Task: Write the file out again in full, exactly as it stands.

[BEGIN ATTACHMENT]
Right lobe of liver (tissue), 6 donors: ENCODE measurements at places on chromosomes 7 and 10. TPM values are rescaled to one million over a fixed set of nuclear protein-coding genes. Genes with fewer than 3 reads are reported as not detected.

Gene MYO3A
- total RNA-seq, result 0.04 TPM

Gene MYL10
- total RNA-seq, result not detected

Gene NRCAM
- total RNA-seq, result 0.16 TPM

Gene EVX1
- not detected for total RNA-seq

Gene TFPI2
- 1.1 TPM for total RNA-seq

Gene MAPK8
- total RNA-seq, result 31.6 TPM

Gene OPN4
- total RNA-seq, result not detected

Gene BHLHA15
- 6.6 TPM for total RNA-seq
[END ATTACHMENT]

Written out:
Right lobe of liver (tissue), 6 donors: ENCODE measurements at places on chromosomes 7 and 10. TPM values are rescaled to one million over a fixed set of nuclear protein-coding genes. Genes with fewer than 3 reads are reported as not detected.

Gene MYO3A
- total RNA-seq, result 0.04 TPM

Gene MYL10
- total RNA-seq, result not detected

Gene NRCAM
- total RNA-seq, result 0.16 TPM

Gene EVX1
- not detected for total RNA-seq

Gene TFPI2
- 1.1 TPM for total RNA-seq

Gene MAPK8
- total RNA-seq, result 31.6 TPM

Gene OPN4
- total RNA-seq, result not detected

Gene BHLHA15
- 6.6 TPM for total RNA-seq